- First Miscellaneous Series - 1538-1775. This data includes over 1.4 million names that are not included in any of the separate county lists. The records in the First Series include the following counties: Bedfordshire, Berkshire, Buckinghamshire, Cheshire, Cornwall, Dorset, Hampshire, Herefordshire, Hertfordshire, Huntingdonshire, Isle of Wight, Kent, Leicestershire, Lincolnshire, Northamptonshire, Nottinghamshire, Oxfordshire, Rutland, Staffordshire, Surrey, Sussex, Warwickshire, Westmorland, Wiltshire, and Worcestershire.
- Second Miscellaneous Series - 1538-1837. This series was typed by the Genealogical Society of Utah from miscellaneous slips prepared and bequeathed to them by Boyd. It contains marriages from all the English counties, including gaps left by the First Miscellaneous Series. This series is not available on findmypast.co.uk
Here you can see an example of a First Miscellaneous Series record - click on the image to enlarge it:
Most records have been captured from the Parish Registers; however, many have been captured from Bishops' Transcripts (BTs)*, and both sources have been used for some. Another major sources used in the index was published Marriage Licences*.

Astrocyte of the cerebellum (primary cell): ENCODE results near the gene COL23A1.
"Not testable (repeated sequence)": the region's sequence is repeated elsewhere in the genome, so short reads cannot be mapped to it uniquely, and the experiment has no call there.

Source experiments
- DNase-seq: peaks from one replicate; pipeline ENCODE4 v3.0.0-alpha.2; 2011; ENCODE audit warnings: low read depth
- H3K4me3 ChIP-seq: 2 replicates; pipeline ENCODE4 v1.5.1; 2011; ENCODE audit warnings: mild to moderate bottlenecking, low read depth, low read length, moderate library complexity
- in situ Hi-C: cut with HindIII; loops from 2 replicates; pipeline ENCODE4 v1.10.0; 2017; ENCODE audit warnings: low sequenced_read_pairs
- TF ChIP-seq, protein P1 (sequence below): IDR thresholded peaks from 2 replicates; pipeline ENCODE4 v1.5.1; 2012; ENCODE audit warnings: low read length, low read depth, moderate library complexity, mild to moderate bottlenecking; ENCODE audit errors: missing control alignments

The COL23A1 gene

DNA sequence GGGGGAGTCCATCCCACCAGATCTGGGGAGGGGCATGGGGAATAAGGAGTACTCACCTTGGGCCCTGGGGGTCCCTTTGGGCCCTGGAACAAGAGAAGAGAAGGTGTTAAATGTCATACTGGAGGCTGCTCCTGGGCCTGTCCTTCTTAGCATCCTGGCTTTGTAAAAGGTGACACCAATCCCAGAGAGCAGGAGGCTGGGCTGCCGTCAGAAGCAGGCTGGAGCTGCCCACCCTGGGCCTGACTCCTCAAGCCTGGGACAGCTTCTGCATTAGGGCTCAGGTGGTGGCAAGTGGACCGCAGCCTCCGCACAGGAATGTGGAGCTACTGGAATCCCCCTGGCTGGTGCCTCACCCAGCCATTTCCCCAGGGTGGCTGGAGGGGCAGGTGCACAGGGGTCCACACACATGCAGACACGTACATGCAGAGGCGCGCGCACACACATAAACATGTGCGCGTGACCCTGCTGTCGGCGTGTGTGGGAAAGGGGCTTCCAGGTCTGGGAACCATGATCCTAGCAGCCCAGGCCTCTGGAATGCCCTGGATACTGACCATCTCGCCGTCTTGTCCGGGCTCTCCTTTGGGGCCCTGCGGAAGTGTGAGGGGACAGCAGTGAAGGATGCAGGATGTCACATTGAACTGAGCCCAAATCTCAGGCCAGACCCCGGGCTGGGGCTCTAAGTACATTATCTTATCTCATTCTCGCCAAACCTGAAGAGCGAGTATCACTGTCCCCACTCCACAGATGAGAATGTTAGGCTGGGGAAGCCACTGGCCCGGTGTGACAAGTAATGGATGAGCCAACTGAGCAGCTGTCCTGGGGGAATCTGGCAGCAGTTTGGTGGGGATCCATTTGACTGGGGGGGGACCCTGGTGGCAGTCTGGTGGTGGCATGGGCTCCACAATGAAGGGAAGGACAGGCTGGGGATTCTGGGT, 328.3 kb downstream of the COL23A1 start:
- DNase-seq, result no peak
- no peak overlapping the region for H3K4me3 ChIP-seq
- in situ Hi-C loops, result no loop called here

*Bishops' Transcripts: from 1598, English parishes had to send their bishop an annual list of baptisms, marriages and burials. Surviving Bishops' Transcripts are usually held at the relevant county or diocesan record office. Where the seat of the bishop is in a different county to the parish, the transcripts could be in either county.
Most records have been captured from the Parish Registers, although many have been captured from Bishops' Transcripts (BTs), and both sources have been used for some.
You may find two records for (apparently) the same event, one from the Parish Register and one from the BT. In theory a BT should contain a copy of what appears in the register; however, there are often variations in spellings, names, and dates and either source may contain additional information. Where names in the two records differ this may mean either: